By the time Smirnov was telling his story to the FBI, Republicans and many in conservative media were already suggesting the existence of some kind of corrupt agreement between Burisma and the Bidens. The indictment provides evidence—text message exchanges with his FBI handler—that Smirnov expressed a “bias” against Biden, now a presidential candidate, and he seems to have delivered a false story that confirmed what Giuliani and others had been suggesting.

In short, the indictment claims that when the FBI questioned him about his story again in 2023, Smirnov changed parts of it and even spun up a new “false narrative” about Hunter Biden that he sourced to “Russian officials.” All of this seems to have made it clear to the feds that Smirnov was lying.

The Blow to the GOP’s Impeachment Argument

What makes Smirnov’s alleged tall tale so consequential is how foundational his claims were to the Republican narrative about Hunter Biden’s business dealings and Joe Biden’s supposed involvement in them.

Last summer, Sen. Chuck Grassley of Iowa and Rep. James Comer of Kentucky jointly released an official FBI form that contained claims from an individual we now know to be Smirnov. The two Republican lawmakers obtained the form by way of a whistleblower and, according to Grassley, it described “an alleged criminal scheme involving then-Vice President Joe Biden and a Ukrainian business executive.” (The particular form in question, called an FD-1023, is used to record raw, unverified information provided by confidential sources.)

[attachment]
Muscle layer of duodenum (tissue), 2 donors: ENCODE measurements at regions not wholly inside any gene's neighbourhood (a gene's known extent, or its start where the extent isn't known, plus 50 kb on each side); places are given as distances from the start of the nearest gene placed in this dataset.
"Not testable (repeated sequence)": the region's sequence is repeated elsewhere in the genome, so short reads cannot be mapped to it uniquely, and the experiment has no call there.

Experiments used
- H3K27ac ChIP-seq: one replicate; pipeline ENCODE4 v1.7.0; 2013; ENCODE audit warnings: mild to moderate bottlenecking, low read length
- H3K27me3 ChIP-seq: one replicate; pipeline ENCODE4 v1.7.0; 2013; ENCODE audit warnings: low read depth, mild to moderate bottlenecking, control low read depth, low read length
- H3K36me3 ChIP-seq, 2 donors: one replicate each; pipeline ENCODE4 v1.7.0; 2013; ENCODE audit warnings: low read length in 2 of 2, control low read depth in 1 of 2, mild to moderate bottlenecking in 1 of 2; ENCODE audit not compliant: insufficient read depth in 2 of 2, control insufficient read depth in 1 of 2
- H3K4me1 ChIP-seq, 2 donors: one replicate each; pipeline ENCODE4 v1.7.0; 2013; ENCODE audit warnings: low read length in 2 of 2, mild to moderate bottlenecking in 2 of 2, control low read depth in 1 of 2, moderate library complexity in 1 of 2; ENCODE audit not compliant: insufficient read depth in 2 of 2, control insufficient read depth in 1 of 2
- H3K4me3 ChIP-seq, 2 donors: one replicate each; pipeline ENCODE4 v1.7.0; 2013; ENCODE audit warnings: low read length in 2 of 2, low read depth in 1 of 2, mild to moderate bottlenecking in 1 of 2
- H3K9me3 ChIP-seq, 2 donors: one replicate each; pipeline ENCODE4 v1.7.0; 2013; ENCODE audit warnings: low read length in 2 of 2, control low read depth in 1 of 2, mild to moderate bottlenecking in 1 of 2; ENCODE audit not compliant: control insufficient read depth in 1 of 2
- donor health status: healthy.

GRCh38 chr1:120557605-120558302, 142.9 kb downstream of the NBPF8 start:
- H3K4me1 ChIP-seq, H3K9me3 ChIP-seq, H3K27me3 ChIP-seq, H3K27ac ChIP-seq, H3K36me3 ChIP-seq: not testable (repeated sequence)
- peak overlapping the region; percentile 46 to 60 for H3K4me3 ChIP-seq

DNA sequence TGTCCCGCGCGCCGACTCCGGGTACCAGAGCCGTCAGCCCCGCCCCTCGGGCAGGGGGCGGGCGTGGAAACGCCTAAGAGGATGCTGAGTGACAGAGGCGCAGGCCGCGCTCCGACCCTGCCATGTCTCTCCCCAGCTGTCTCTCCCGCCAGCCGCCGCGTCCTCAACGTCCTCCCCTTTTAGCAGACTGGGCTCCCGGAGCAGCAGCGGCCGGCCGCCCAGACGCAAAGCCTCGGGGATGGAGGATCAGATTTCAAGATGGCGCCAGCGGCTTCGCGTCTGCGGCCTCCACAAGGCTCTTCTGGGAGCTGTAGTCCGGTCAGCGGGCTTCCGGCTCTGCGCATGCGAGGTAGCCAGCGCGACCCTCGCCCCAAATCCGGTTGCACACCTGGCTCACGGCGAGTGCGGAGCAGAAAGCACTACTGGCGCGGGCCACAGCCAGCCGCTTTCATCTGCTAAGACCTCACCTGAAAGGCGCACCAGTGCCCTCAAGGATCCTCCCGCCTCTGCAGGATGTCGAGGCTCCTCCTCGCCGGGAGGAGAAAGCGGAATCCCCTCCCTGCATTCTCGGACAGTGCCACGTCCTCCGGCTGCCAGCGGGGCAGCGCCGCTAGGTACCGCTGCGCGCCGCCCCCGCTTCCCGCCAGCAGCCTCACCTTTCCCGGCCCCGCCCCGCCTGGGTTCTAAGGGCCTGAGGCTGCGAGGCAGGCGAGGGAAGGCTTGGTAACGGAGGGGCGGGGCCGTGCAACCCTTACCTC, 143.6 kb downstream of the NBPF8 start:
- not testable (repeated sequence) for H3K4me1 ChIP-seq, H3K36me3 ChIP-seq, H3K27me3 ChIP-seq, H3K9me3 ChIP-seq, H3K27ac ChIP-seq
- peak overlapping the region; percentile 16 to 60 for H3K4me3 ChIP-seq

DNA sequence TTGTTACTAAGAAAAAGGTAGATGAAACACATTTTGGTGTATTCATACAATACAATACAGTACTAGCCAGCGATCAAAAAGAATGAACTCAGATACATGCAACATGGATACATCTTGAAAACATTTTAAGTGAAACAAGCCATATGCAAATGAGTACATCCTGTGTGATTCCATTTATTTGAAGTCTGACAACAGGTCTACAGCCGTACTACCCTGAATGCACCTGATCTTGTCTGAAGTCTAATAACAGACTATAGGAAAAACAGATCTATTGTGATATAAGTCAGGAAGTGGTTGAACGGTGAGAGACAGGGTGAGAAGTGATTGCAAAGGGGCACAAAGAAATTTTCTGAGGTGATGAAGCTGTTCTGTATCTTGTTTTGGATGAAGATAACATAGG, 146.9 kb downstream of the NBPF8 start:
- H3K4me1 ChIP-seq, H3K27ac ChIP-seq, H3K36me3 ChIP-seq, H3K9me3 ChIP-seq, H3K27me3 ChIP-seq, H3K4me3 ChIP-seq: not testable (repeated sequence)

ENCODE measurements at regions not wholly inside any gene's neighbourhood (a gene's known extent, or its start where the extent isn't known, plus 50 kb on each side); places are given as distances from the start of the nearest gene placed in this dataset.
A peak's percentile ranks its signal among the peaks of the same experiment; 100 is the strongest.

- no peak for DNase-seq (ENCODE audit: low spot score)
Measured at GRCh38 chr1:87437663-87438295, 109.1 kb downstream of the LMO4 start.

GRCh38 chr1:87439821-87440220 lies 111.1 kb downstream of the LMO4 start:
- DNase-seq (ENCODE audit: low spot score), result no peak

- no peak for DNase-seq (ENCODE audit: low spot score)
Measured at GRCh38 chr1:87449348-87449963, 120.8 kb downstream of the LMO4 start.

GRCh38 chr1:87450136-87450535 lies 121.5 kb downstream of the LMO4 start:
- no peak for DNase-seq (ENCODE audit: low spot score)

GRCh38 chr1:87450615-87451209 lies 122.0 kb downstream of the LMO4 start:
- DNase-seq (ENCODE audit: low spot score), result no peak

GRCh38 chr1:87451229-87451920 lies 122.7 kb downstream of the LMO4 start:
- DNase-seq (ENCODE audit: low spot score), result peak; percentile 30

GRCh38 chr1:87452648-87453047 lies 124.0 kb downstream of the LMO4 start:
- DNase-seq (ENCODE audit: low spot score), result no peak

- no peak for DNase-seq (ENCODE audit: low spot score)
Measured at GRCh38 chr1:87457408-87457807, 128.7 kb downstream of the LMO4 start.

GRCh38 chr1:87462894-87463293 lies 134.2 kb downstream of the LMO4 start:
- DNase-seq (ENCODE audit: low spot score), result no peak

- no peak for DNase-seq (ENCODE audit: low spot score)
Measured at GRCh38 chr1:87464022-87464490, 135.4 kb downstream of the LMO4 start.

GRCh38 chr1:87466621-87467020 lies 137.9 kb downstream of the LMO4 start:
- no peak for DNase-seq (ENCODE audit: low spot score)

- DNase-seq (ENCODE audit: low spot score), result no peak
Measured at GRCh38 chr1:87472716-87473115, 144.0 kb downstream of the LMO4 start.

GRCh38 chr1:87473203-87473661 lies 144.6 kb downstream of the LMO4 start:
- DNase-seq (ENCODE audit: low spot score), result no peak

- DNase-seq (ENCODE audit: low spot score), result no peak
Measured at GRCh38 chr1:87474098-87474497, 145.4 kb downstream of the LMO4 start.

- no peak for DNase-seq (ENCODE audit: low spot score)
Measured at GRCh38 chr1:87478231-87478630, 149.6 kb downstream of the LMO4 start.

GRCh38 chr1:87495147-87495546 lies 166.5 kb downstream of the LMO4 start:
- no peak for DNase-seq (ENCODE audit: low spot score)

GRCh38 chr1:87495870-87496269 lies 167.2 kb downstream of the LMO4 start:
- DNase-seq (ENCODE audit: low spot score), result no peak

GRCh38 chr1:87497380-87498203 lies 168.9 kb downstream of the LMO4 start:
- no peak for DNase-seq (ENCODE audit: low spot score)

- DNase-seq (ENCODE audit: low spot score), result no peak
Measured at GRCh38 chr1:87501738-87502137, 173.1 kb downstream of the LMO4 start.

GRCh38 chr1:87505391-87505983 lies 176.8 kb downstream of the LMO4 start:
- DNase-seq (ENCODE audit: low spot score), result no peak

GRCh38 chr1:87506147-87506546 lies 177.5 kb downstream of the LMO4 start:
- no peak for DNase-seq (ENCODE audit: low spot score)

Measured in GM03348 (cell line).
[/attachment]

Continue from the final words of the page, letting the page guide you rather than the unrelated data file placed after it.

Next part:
Within two months, then-House Speaker Kevin McCarthy announced a formal impeachment inquiry amid pressure from the right-wing faction of the House GOP. While Comer, the chairman of the House Oversight Committee, and the other relevant committees have investigated other areas of Hunter Biden’s business dealings to seek evidence of influence peddling, the Burisma allegations formed the core of their probe.

Last July, Rep. Jason Smith, the chairman of the House Ways and Means Committee, called the FBI form revealed by Grassley and Comer a “smoking gun.” And Rep. Jim Jordan, the chairman of the House Judiciary Committee, told reporters in December the Burisma allegations were the “key thing” to impeachment. “When you get to Burisma, you get to the White House,” said Jordan during a December appearance on Fox News. He has also described the FD-1023 form—from a “highly credible, confidential human source”—as “the most corroborating evidence we have.”